Anuj Gulati, Chief Executive Officer, Religare Health Insurance, talks to Money Today on factors that are driving the health insurance business and his company's plans for the future.
Q. Last time Money Today spoke to you, Religare Health had just begun operations. How do you view the company's progress after one-and-a-half year of operations?
A. When we started, our focus was on product design and use of technology to deliver better services. The key is designing the right product for the consumer. But equally important is the confidence the customer gets from our services.
We wanted our products to be simple. So, there are no silver, gold or platinum plans. We have plans with covers of Rs 2 lakh, Rs 4 lakh, Rs 5 lakh, up to Rs 60 lakh. We do not have options within the Rs 2 lakh plan.
This helps us keep customers and distributors clear about the product and take care of issues such as misselling. It also helps us do the back-end work smoothly. Since the product is simple, there are no issues in policy issuance and claim settlement.
Q. How is technology playing a role in offering better health insurance services?
A. We are in the business of high volumes and low ticket sizes. There are multiple touch points and a lot of interactions with customers at every stage. The only way we will be able to scale up is if at every stage agents, employees and customers get updates about the status of their transactions. Our technology architecture has been designed to facilitate this.
We have taken a step further. A lot of customers were coming online to buy our products. But not everyone is comfortable with online purchases. So, we thought, why not empower agents by using technology and allow them to issue policies on our behalf?
Q. What is the purpose of allowing agents to issue policies and how does it help consumers?
A. If I am an agent, I have to go to the customer, fill the proposal form and get a cheque. Then I have to go to the branch to submit the form, check three times if the policy document has come, then go to the branch again to collect the policy, and then deliver it to the customer. Look at the effort and time that goes into the process. If I sell a policy with Rs 5,000 premium, I get Rs 750 (or 15%) as commission, for which I have to make two visits to the customer and two to the branch. So, the return on efforts is low.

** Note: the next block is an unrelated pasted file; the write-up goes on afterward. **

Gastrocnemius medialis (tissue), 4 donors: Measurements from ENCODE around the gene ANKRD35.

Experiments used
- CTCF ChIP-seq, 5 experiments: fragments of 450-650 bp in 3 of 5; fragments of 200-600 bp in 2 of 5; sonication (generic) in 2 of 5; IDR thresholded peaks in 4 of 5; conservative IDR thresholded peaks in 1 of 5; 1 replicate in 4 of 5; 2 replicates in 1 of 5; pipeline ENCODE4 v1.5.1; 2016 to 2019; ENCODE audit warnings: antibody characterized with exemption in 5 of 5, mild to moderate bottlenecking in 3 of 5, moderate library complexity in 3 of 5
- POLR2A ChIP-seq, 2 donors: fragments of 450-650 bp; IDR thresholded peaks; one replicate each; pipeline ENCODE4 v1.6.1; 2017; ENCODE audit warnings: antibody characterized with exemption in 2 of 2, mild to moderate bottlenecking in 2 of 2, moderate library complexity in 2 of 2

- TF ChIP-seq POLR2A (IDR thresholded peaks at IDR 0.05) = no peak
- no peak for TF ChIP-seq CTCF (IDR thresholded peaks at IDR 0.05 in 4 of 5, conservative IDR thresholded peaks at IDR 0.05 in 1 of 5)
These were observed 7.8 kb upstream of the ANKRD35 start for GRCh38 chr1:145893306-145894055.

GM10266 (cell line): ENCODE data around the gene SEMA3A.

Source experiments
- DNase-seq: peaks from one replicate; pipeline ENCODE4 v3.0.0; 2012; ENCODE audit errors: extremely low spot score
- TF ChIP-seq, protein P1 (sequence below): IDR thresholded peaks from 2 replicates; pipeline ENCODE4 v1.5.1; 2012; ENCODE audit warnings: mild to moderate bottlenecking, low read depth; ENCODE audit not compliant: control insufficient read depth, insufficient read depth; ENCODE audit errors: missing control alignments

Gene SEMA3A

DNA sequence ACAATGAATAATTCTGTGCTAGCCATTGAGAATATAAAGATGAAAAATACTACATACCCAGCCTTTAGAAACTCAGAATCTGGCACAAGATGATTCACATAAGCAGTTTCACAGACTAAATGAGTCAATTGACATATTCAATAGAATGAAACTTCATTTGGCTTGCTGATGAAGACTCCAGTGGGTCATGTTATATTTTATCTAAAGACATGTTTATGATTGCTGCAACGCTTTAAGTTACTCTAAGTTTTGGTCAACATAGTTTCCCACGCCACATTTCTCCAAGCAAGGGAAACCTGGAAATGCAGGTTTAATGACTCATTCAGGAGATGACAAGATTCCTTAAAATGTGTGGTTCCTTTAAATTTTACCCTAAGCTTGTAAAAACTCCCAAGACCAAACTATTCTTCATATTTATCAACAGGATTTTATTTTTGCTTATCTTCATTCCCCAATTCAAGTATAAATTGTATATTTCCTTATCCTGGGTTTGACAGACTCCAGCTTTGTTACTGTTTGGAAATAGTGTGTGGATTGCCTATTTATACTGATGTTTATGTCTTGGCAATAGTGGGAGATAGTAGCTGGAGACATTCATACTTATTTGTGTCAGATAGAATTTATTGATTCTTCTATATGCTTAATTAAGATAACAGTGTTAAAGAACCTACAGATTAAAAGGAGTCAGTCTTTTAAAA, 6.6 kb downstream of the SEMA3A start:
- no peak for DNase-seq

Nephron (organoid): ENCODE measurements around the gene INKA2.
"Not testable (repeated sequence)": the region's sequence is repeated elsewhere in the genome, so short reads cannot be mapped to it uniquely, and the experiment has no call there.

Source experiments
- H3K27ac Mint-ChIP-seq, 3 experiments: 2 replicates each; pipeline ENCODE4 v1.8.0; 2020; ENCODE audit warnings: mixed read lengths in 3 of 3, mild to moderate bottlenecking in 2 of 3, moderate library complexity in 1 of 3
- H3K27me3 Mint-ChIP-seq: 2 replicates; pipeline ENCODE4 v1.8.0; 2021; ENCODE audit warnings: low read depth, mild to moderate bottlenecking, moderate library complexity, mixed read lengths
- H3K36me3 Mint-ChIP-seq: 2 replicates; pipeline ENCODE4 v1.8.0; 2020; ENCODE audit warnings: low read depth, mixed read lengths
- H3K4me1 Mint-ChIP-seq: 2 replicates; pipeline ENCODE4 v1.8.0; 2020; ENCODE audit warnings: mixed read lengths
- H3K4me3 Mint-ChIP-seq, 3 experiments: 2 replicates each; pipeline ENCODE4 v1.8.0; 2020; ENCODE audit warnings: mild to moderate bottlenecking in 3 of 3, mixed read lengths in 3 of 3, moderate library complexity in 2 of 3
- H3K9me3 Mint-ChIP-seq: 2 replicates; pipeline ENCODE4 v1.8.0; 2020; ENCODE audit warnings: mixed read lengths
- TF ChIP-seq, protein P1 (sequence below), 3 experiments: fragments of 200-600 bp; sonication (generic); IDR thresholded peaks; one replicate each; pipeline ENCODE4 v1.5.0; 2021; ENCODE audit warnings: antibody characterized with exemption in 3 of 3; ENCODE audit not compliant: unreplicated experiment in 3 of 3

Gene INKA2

As of now, we have offered this facility to agents who do regular business with us, whose business is of a certain size and who are technology-savvy. Over 500 agents are already issuing policies directly on our behalf.
Q. In online purchase, what is the drop-out rate (customer not buying after enquiring about the product)?
A. We have seen that 60% customers who reach the proposal page buy the product. There are customers who reach the payment page and then do not buy the product for some reasons.
Q. The proposal form has many health and lifestyle-related questions. What are the questions that customers find difficult?
A. There are two-three important questions - have you been hospitalised in the last 12 months, do you have a pre-existing condition--because they tell us about the health of the customer.
We have simplified the questions. We also give customers cues. And, of course, at every stage we give them the option to call our customer care executives for any help.
Q. There are tricky questions such as if the customer was unable to attend office/work due to any disease in the past one year. A customer filling the proposal form may get rattled by such questions. How does the underwriting process change if the answer to such a question is in affirmative?
A. We don't take a decision only on basis of the information in the proposal form. If the answer to any such question is yes, the customer has to either undergo a medical check-up or one of our doctors calls him to understand the case in more detail.
Q. A lot of health insurers are offering OPD covers. What are you doing on this front?
A. The challenge around the product is to tackle fraudulent claims. From the cost standpoint, the challenge is keeping the processing cost (which comes to around Rs 300) lower than the claim (which can be as small as Rs 200-300). So, the approach we are taking to this is that it has to be on a cashless basis in a defined network of hospitals.
Q. Do you plan to offer only discounts or reimburse the whole amount?
A. In the programme that we are developing, we will reimburse the whole amount. We want to take risk on this product, only then will it become scalable. Discount programmes are not scalable.
We believe offering OPD coverage is a big opportunity. We are already offering OPD cover to corporate customers. We expect a significant amount of work on this area in 12-18 months.